Charles Rudd

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Charles D. Rudd
Charles Rudd.jpeg
Portrait photo of Rudd by an unknown photographer From the National Archives of Zimbabwe
Born(1844-10-22)22 October 1844
Died16 November 1916(1916-11-16) (aged 72) [1]
Resting placeAcharacle, Argyll [1]
Known forRudd Concession; business associate of Cecil Rhodes

Charles Dunell Rudd (22 October 1844 – 15 November 1916) was the main business associate of Cecil Rhodes.

Early life[edit]

He was the son of Henry Rudd (1809-1884), who had a shipbuilding business in London, and his first wife Mary Stanbridge.[1]

Rudd studied at Harrow School (1857–1862) and then entered Trinity College, Cambridge in 1863,[2] where he excelled in playing rackets. He left for Cape Colony in 1865 before completing his degree, according to himself under medical advice.[1] There he hunted with the likes of John Dunn and endeavored in various business enterprises. In the early 1870s, he worked for his brother Thomas' (1831–1902) Port Elizabeth-based trading firm.

Partnership with Cecil Rhodes[edit]

In 1872/3 Rudd and Rhodes became friends and partners, working diamond claims in Kimberley, dealing in diamonds and operating pumping and ice-making machinery, amongst many other odds and ends.[1] Between 1873 and 1881, while Rhodes intermittently attended college in England, Rudd managed their interests.[1] By 1880 they had become rich and, with others, formed the De Beers Mining Company. Rudd was one of the directors and also held large interests in the main machinery supplier for the mining fields.[citation needed]

The Rudd Concession[edit]

In 1887 Rudd's interests had shifted to gold, the previous year discovered at the Witwatersrand. With Rhodes and him as directors, and his brother Thomas as chairman, they registered Gold Fields of South Africa Ltd in early 1887. The company was structured to enormously favor Rudd and Rhodes, with its London board unaware of most of their activities in southern Africa. On 30 October 1888 Rudd secured an agreement to the mineral rights of Matabeleland and Mashonaland from Lobengula the King of Matabeleland.[3] The agreement became known as the Rudd Concession.[4] Matabeleland and Mashonaland form the bulk of what is now known as Zimbabwe.

Rhodes and Rudd had duped the British government and the investing public into believing that the concession was vested in the public company and made millions of pounds when the British South Africa Company bought the concession. Rudd had disagreements with Rhodes, in 1895 proclaiming that he would no longer work with Rhodes, and perhaps was unaware of the Gold Fields' conspiracy which culminated in the disastrous Jameson raid. Still, Rudd remained a friend of Rhodes and a director of Gold Fields until 1902, after which he retired to Scotland, "enjoying the life of an Edwardian plutocrat". In 1896, he bought the Ardnamurchan estate in Argyll, where he built two "houses", one of which, Glenborrodale Castle, just for his guests. He died in 1916 after an unsuccessful prostate operation in a nursing home in London.[1]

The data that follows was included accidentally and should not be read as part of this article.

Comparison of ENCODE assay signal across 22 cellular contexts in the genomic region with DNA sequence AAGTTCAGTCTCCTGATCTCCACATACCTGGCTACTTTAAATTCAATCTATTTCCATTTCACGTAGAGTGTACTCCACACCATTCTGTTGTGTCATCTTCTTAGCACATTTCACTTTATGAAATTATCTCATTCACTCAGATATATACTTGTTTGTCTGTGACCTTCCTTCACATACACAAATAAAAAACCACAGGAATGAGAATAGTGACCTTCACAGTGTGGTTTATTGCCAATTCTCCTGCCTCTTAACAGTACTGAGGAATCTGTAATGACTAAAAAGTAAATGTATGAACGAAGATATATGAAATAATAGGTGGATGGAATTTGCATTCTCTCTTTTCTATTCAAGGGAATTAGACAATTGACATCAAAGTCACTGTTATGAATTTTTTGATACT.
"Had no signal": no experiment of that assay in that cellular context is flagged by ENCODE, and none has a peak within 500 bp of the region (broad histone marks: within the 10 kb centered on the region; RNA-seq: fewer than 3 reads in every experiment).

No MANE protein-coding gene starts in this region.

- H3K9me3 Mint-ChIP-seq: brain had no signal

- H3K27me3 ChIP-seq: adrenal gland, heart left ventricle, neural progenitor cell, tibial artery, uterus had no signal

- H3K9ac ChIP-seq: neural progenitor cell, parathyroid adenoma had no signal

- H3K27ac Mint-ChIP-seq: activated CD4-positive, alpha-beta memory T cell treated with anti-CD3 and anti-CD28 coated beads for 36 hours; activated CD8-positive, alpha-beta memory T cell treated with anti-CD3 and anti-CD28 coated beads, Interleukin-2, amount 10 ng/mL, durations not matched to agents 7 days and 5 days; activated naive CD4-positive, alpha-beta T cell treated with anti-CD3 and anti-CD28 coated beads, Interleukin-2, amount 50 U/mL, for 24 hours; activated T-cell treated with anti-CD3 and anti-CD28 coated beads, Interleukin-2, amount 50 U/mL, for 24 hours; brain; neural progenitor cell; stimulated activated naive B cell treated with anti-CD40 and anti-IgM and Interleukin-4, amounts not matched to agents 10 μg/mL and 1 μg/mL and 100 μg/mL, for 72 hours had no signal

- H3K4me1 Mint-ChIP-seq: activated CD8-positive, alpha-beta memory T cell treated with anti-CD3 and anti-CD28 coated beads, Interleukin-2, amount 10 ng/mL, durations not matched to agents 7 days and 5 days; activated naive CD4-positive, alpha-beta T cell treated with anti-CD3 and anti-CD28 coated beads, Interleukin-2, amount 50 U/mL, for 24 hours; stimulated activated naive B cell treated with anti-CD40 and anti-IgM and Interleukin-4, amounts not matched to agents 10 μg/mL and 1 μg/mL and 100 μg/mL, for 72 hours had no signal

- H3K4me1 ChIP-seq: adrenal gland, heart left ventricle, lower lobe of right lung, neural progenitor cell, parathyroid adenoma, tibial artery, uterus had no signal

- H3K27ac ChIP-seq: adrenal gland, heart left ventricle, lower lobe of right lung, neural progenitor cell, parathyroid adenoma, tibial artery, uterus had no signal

In the late 1860s in South Africa, Rudd married his first wife, Frances Georgina "Fanny" Leighton Chiappini (born 1846).[1] Rudd and Fanny had a daughter, Evelyn, and three sons: Henry Percy, known as Percy; Franklyn Martin; and Charles John Lockhart, known as Jack. Percy’s son, Bevil Rudd was an Olympic champion 400 metre runner.[5] Frances died in 1896 of influenza or tuberculosis, and in 1898 Rudd married 24-year old Corrie Maria Wallace, the daughter of his partner in the machinery company in Kimberley, with whom he had three more children.[1]


  1. ^ a b c d e f g h i j Mary Amelia Rudd, Records of the Rudd Family, J.W. Arrowsmith Ltd., Bristol, 1920, pp. 218-220. Details of this 2-page bio were provided by Charles Rudd himself.
  2. ^ "Rudd, Charles Dunell (RT863CD)". A Cambridge Alumni Database. University of Cambridge.
  3. ^ Mlambo 2014, p. 39.
  4. ^ Truschel 2013, p. 1294–.
  5. ^ Records of the Rudd Family, page 213: Rudd of Hartley, Westmorland family tree.